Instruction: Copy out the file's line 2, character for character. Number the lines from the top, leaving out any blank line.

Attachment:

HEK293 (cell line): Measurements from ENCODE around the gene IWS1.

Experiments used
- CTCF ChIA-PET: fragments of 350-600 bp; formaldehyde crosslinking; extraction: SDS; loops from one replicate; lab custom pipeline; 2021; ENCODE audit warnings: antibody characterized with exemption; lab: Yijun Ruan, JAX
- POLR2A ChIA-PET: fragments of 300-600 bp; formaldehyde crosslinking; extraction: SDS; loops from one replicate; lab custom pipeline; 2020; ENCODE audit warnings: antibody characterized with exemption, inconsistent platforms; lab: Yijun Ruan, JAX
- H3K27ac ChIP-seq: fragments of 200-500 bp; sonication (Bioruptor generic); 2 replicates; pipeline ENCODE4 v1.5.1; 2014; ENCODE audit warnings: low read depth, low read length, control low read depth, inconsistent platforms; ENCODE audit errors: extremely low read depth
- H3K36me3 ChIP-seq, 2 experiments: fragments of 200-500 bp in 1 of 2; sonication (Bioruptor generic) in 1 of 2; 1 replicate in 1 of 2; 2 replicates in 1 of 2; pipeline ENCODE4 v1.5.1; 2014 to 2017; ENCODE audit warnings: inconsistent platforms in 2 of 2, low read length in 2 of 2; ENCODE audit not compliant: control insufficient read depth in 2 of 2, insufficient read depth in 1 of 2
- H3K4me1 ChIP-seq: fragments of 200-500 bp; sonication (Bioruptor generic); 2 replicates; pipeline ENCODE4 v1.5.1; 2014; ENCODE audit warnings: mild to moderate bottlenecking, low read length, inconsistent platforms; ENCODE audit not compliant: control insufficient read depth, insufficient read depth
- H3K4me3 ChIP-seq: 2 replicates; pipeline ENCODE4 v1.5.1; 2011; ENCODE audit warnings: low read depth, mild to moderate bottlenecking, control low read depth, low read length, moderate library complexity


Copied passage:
Experiments used